If there’s one side dish we can all agree deserves a spot on the Thanksgiving table it’s mashed potatoes, but how exactly those spuds are smashed will vary in every home across the country. Not all cooking methods are created equal, so we consulted our favorite celebrity chefs for tips on how to take this traditional holiday dish to the next level.
The Barefoot Contessa swears that Yukon Gold potatoes, with their slightly yellow color, are the best variety for mashed tots. She runs them through a food mill, then adds rich butter and sour cream for this good old-fashioned comfort food.
Alton and Ina must share recipes. This recipe is remarkably close to Ina’s, but it’s probably more of a professional consensus that this is, in fact, one of the best ways to make mashed potatoes. Alton also swears by running Yukon Gold potatoes through a food mill then adding butter, heavy cream, salt and pepper — neither are much for diet foods.
martha stewart (featuring snoop doGg)
Take that skiz’in off to prep the potato. Then take a whole stick of butter, cream cheese and heavy cream to make Martha’s mom’s rich Thanksgiving mashed potatoes. And if you’re taking your tips from Snoop, celebrate the holiday with a little sprinkle of cognac in your side dish.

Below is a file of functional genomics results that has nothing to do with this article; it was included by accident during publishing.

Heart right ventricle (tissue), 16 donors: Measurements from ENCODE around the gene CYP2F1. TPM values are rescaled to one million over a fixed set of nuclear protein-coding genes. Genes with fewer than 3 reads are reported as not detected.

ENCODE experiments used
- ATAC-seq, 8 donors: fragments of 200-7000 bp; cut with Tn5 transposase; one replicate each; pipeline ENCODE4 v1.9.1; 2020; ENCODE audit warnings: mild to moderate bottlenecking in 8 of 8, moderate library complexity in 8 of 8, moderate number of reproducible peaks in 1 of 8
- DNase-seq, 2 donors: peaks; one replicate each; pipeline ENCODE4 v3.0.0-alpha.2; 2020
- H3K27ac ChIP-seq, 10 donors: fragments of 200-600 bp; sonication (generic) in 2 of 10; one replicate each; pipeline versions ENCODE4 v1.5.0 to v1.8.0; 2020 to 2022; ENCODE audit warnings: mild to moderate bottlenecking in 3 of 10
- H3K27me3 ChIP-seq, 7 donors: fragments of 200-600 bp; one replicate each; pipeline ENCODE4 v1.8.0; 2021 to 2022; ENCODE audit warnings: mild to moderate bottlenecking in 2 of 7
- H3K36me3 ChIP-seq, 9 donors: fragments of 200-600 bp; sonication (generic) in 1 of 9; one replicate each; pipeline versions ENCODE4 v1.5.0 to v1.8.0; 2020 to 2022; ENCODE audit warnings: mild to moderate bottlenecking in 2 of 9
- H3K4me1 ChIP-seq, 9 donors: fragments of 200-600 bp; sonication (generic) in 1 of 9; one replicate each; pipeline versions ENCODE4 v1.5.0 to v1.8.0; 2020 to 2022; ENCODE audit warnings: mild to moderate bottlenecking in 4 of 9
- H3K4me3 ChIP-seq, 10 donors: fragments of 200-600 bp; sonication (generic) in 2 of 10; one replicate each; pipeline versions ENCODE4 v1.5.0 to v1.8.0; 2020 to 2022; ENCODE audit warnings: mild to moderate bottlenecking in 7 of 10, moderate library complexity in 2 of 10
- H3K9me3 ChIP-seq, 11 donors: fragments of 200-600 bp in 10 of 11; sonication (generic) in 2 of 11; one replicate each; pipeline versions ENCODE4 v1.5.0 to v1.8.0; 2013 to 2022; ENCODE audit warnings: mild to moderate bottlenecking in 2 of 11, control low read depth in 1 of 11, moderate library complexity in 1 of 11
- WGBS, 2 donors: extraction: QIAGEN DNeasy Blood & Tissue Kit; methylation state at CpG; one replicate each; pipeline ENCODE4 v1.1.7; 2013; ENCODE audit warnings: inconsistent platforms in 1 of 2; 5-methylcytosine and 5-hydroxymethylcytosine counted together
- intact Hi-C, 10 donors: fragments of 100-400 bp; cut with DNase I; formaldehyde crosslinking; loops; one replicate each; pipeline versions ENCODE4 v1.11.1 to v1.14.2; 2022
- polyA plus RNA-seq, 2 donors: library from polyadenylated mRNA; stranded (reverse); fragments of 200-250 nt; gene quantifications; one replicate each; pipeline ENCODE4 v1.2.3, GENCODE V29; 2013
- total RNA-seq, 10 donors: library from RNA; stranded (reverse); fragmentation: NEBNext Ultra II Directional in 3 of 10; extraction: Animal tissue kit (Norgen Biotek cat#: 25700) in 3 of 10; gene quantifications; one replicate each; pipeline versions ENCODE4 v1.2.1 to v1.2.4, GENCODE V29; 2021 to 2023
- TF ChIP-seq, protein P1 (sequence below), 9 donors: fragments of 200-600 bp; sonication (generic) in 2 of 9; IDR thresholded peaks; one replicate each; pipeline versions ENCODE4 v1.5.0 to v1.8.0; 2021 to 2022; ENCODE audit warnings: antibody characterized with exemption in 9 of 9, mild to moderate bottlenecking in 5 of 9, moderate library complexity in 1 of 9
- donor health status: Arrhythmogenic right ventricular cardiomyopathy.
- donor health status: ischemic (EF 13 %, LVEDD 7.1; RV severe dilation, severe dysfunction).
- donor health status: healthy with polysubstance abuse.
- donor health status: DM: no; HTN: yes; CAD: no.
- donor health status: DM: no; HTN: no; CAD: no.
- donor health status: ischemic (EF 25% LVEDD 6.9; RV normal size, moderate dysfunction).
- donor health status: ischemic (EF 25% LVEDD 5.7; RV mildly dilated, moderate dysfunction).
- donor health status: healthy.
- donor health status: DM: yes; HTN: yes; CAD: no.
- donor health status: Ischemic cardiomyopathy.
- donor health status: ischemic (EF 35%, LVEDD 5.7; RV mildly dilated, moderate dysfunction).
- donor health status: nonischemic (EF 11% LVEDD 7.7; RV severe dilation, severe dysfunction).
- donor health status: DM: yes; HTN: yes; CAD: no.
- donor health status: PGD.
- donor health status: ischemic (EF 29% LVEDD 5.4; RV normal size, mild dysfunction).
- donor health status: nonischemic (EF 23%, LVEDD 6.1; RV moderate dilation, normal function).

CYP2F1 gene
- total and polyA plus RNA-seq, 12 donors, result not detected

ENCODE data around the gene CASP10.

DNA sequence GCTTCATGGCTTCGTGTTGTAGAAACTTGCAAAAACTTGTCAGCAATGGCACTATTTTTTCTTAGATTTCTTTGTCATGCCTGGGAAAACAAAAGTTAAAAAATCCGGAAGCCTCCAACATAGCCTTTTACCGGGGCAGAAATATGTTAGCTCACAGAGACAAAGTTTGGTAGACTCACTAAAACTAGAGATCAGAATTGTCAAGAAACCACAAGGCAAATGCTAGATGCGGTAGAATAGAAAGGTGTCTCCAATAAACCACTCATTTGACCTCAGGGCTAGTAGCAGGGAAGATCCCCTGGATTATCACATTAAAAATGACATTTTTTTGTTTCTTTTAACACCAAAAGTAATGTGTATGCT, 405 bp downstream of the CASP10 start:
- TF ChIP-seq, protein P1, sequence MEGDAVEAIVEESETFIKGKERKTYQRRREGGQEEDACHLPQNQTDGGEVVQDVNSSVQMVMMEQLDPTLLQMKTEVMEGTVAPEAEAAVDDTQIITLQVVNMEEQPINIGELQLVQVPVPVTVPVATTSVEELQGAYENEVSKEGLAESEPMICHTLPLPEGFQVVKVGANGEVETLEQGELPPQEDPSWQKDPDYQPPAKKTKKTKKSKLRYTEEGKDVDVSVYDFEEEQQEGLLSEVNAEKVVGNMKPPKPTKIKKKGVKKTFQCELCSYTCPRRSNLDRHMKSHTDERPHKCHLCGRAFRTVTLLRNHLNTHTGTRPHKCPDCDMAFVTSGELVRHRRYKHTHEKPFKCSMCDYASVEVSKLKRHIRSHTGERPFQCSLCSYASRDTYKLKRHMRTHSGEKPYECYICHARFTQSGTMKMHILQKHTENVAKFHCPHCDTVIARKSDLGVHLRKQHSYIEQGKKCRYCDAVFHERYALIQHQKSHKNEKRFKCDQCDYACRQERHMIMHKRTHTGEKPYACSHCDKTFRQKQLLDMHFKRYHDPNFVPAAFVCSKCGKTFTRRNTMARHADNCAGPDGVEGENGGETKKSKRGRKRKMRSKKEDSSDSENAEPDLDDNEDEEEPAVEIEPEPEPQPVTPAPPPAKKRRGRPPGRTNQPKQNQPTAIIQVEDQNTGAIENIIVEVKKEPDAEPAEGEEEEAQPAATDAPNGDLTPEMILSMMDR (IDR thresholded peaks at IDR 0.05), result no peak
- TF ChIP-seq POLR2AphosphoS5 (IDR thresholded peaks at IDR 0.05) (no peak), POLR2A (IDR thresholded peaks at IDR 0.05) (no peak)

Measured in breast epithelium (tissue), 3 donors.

The Queen of southern cooking chooses a time saving tip that also makes for more nutritious smashed spuds — she leaves the skins on. For potatoes like Paula’s, go with redskin or Idaho potatoes and add a bit of garlic powder. And she keeps them a little lumpy so they’re unmistakably homemade.
Giada de laurentiis
Cheese lovers can count on Giada’s Italian take on mashed potatoes. She uses mozzarella and Parmesan-Reggiani along with bread crumbs to get a rich, cheesy potato with a crunchy crumb topping.
Gordon Ramsay suggests using a ricer to make light and fluffy potatoes. Then adds heavy cream and bacon fat — in case you Thanksgiving feast hasn’t already left you feeling fat. Watch Ramsay whip up potatoes and stuffing all at once: